He didn’t bring home a buckle, but a trip to the National High School Rodeo Association finals in the U.S. was still a win for Wyatt McCullough.
The Clinton youth travelled to Guthrie, Oklahoma last month after qualifying to compete in the steer wrestling event at the Lazy E. The NHSRA website describes the organization as the “World’s Largest Rodeo,” featuring about 1,500 contestants – aged 14-18 – from across the U.S., Canada and Australia. The top 20 contestants in each event advance to a final round of competition to determine who will walk away with the championship buckles.
“I got to make two runs down there. It was an extremely tough competition, you can imagine,” McCullough, 16, said. “The experience was so cool, getting to meet new people from all over. The whole atmosphere was just big, you could tell you were at something important.
McCullough, who has been a rodeo fan since he started in Little Britches, got involved in steer wrestling about three years ago when a family friend introduced him to it. Steer wrestling, also known as bulldogging, involves jumping off a horse and wrestling a steer to the ground by pulling its horns to throw it off-balance.
It’s a risky endeavour. “I’ve had a couple of wrecks,” McCullough said. “I’ve had a few little problems when your horse steps out and the steer’s not there so you just hit the dirt.”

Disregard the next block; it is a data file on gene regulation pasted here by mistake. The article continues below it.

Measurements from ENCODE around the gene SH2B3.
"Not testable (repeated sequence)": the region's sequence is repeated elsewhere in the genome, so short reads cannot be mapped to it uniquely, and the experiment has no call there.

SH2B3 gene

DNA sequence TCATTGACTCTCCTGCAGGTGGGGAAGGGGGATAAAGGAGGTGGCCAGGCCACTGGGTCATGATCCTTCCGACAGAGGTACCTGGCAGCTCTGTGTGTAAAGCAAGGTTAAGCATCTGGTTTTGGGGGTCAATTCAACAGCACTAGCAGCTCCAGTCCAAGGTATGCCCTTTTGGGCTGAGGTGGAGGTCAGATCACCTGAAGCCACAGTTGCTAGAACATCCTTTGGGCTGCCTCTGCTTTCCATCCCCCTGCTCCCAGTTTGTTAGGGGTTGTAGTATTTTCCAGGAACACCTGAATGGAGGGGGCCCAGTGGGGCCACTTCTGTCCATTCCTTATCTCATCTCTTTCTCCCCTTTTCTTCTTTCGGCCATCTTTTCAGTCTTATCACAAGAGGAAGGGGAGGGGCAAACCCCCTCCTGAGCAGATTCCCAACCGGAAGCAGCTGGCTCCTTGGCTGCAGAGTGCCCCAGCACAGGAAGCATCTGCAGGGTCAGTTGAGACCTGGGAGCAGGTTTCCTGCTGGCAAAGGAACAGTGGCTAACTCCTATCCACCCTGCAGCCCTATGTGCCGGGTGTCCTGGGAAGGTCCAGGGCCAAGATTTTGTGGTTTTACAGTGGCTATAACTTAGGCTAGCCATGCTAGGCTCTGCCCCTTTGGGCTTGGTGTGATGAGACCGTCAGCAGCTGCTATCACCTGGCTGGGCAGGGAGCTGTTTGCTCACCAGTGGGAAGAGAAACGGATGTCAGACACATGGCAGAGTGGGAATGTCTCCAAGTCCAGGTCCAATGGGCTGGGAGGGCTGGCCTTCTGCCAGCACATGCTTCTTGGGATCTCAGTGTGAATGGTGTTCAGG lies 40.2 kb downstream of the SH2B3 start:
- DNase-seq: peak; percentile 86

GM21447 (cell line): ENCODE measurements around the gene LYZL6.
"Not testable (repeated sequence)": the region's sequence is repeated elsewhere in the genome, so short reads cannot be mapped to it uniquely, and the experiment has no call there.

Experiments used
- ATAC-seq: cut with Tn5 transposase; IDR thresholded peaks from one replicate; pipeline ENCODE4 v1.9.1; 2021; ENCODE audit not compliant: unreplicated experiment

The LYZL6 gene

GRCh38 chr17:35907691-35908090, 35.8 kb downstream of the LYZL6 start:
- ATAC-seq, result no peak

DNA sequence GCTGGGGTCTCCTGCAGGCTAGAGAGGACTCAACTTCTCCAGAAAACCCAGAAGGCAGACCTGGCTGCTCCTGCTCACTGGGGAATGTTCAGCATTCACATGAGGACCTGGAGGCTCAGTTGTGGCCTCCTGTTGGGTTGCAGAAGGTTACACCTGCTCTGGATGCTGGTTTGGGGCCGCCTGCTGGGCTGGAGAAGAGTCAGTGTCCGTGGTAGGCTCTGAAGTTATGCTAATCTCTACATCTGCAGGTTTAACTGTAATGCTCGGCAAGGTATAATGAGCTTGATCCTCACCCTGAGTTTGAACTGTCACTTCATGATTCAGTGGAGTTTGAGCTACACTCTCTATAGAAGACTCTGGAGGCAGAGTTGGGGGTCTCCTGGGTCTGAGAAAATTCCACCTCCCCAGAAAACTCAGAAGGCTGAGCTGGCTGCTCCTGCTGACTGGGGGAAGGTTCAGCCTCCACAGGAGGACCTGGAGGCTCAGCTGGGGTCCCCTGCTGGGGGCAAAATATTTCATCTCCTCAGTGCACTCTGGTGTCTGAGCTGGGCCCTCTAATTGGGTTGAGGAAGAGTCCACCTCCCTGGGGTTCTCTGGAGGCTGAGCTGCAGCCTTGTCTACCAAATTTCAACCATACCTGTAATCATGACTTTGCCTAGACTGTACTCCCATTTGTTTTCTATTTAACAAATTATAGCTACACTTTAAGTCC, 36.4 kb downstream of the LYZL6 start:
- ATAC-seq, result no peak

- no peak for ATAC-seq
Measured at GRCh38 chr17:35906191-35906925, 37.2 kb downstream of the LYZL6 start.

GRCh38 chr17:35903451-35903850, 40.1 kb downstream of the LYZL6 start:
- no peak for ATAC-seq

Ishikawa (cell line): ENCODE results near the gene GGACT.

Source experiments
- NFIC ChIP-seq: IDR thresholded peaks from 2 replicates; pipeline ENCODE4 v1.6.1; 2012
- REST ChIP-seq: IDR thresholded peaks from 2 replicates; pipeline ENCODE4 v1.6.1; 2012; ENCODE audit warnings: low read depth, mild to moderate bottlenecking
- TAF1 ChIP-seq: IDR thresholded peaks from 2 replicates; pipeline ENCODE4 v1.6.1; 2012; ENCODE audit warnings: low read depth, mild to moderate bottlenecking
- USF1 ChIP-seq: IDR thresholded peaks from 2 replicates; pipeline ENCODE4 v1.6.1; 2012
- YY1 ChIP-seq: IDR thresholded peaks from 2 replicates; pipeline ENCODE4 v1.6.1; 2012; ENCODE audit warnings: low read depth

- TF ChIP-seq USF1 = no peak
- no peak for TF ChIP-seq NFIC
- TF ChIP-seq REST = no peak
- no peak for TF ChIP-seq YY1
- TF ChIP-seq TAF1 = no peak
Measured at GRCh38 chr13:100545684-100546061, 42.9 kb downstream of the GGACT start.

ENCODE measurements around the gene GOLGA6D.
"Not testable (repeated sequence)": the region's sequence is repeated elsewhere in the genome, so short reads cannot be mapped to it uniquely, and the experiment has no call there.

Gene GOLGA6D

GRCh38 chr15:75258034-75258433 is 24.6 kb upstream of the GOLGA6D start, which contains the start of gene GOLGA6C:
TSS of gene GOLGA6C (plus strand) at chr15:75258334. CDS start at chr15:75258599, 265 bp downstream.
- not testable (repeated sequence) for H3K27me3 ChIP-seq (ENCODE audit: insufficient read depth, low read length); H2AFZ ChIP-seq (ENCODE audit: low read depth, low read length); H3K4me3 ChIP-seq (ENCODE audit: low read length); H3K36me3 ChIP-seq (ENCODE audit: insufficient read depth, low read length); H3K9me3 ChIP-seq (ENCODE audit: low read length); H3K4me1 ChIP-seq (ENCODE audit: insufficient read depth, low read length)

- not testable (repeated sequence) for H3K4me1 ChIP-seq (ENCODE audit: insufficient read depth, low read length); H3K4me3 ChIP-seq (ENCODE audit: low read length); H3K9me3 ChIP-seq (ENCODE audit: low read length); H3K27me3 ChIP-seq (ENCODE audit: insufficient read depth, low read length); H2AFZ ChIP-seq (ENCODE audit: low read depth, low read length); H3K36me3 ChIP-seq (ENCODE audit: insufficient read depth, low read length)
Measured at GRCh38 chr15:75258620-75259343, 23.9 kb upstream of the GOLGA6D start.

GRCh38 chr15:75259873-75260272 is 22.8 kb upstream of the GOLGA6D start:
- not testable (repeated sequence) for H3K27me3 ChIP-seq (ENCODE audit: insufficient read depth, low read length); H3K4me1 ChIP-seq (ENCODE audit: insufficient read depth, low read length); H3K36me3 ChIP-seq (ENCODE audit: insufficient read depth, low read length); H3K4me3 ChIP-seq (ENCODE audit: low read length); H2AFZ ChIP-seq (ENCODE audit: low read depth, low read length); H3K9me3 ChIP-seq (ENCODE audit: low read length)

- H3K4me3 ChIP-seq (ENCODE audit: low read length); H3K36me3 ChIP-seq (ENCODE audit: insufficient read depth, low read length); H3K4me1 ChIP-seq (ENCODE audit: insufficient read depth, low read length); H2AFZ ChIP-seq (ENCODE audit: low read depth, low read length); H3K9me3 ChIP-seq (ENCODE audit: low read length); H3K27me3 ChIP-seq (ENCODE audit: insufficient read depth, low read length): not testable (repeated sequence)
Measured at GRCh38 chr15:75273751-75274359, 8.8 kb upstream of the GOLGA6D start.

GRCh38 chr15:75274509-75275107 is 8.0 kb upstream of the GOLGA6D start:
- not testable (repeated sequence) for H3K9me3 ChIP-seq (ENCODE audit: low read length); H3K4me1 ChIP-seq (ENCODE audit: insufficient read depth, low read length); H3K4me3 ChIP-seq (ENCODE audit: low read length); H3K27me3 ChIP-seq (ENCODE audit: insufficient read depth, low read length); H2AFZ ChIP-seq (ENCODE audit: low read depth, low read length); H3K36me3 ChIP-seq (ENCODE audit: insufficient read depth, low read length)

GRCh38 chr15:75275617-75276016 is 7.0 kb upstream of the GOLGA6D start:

Even so, steer wrestling is “what I’m good at,” he said. Competitors in the NHSRA have to qualify in the top four of their event through their provincial or state association. Four from B.C. participated in the rodeo this year. With COVID-19 in full swing, McCullough and his mom, who accompanied him for the 11 days, wore masks on the plane and when shopping, but they didn’t have to wear them at the rodeo.
Once home, they quarantined for 14 days. It was worth it, McCullough said. “I felt like I did really good, hopefully I will get to go again.”
McCullough, who is going into Grade 12 at David Stoddart Secondary this fall, can’t imagine doing anything else and plans to pursue rodeoing after he graduates.
“I’d like to go down to the States and hopefully get a scholarship to college rodeo down there,” he said, adding he doesn’t know yet what he would like to study. “All I know is I want to rodeo. It’s in my blood, it’s just what I want to do more than anything. I feel like it’s my thing.”